New case from the Upper Tribunal, Ved and another (appeal-able decisions; permission applications; Basnet)  UKUT 150 (IAC), is on the issue of Immigration applications the Home Office regards to be invalid. The Tribunal believe in parallel to the view of the Home Office that a decision made on an immigration application that is invalid cannot be appealed to the Tribunal. If an applicant does decide that they want to appeal the Home Offices decision they require a later application and a formal immigration decision which can be appealed. Alternatively, applicants can submit an application for judicial review.
Facts of the Case
The applicants, were husband and wife who are Tanzanian nationals who entered the UK on 17 March 2012 on Visitor’s Visa. During their visit they made an application on 21 June 2012 for indefinite leave to remain as dependent relatives of their daughter, who is a person present and settled in the UK. The married couple both received letters from the respondent on 8 August 2012, stating:
“Your application is invalid and we are returning the application form and documents received from you. Please read this letter to ensure that you understand what you need to do in order to make a valid application.”
The reason for refusal for both applicants was due to the necessary payment not matching with the application that they had submitted. The applicants were given the option of returning the fully completed application form with the appropriate fee. Once again on 27 October 2012, the applicants application was considered invalid, again for the same reason – incorrect payment.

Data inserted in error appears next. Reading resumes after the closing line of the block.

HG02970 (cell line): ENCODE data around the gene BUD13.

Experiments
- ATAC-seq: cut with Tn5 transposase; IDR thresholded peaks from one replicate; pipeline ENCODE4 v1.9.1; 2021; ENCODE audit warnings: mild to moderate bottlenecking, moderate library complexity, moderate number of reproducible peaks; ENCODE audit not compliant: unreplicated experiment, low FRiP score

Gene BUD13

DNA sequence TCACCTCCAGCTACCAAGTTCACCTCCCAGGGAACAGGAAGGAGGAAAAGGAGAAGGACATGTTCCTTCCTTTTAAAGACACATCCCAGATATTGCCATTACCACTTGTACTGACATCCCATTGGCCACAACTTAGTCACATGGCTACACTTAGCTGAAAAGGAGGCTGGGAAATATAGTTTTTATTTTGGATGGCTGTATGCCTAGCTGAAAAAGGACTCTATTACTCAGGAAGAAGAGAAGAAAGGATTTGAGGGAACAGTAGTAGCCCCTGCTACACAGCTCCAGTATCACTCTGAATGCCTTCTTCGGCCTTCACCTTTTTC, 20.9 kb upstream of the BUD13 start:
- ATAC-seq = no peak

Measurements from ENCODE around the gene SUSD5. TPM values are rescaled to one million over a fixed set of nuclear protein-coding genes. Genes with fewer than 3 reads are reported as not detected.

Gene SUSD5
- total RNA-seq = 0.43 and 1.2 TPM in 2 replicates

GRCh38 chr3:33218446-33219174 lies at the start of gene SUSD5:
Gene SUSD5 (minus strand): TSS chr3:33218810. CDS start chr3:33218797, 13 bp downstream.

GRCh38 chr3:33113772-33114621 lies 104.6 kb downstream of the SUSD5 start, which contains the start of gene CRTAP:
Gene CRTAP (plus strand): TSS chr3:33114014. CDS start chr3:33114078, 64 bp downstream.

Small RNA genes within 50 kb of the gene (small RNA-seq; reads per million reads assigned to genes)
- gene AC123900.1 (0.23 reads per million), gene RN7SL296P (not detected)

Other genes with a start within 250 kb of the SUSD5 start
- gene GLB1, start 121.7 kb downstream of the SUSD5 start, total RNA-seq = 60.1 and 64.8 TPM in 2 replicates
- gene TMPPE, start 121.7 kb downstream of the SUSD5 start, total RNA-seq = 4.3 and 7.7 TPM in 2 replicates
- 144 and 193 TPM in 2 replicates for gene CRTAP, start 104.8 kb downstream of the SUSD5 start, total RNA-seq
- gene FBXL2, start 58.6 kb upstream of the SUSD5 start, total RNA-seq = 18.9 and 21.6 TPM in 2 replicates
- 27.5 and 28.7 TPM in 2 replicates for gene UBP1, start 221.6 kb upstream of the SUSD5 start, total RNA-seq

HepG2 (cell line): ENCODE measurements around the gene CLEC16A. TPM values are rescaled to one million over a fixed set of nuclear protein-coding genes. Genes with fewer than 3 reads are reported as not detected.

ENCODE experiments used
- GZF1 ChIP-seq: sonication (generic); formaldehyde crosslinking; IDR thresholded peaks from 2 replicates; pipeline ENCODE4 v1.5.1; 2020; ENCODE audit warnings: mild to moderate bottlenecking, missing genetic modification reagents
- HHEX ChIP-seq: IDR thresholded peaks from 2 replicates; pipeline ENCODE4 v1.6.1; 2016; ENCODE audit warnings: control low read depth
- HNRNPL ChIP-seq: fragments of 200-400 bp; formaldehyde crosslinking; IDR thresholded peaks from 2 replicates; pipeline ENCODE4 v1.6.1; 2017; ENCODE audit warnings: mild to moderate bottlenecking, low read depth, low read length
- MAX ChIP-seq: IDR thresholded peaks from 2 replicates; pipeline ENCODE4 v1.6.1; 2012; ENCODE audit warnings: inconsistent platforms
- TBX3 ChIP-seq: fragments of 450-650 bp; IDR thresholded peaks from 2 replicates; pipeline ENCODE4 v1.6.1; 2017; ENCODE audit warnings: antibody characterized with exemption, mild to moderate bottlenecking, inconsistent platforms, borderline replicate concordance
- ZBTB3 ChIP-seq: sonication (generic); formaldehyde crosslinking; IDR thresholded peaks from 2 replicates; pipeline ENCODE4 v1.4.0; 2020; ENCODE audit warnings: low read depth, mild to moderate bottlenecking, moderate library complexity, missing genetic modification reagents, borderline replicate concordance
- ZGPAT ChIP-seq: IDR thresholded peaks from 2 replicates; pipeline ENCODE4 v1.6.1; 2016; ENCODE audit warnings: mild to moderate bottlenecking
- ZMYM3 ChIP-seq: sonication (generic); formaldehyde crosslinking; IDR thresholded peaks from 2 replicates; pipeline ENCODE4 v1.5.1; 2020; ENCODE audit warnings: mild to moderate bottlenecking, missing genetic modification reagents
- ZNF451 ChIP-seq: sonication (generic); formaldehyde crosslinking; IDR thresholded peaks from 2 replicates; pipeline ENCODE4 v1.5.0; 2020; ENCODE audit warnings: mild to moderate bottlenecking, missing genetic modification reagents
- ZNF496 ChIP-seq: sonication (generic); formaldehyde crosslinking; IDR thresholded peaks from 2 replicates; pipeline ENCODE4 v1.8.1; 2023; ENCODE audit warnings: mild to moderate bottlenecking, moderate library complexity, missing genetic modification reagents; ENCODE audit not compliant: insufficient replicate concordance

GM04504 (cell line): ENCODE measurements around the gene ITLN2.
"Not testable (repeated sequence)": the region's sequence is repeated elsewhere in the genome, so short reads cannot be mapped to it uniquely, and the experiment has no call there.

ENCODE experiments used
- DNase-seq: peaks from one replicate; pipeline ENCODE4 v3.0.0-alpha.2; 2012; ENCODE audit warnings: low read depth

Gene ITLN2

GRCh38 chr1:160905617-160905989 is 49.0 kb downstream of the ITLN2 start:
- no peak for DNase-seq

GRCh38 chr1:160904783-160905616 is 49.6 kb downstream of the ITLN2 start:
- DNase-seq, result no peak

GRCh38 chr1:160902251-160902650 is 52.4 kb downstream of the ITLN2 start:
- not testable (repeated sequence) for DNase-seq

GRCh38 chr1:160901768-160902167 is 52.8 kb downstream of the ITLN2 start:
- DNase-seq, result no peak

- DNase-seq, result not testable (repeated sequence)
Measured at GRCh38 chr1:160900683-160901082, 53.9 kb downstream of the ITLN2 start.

The applicants proceeded to appeal the Home Offices decision to the First-tier tribunal, along with a judicial review application in the High court. The grounds of appeal to the First-tier Tribunal relied heavily on the determination in Basnet (validity of application – respondent)  UKUT 00113(IAC)
Determination and Reasons
Ms Khan, the Home Office Presenting Officer stated:
“submitted that there was no valid appeal before me to determine because there had been no immigration decision taken by the respondent and that the most appropriate venue for the validity of these applications to be determined was in the Administrative Court where the appellant(s) had an application for Judicial Review pending… She submitted that the case of BASNET could be distinguished from this case because in that case the application had been rejected and then refused when resubmitted because the appellant had not got leave at the time the second application was made…”
Judge Hawden-Beal accepted this submission by Khan:
“Having considered all of the submissions, the evidence and having read both Bundles relied upon, on the face of it, I am satisfied that the applications initially made on June 20th 2012 were valid. BUT this does not avail the appellants in this matter because an immigration decision has not been made which distinguishes this hearing from BASNET. In BASNET an application was rejected and then when it was re-submitted a decision was taken to refuse it without a right of appeal because, having no extant leave to remain the appellant did not have an established presence in the UK and as a consequence did not have sufficient funds to maintain himself. There was therefore an immigration decision made inBASNET, against which to appeal but there is none in this case.”
Judge Hawden-Beal made the decision to refuse permission to appeal to the Upper Tribunal.
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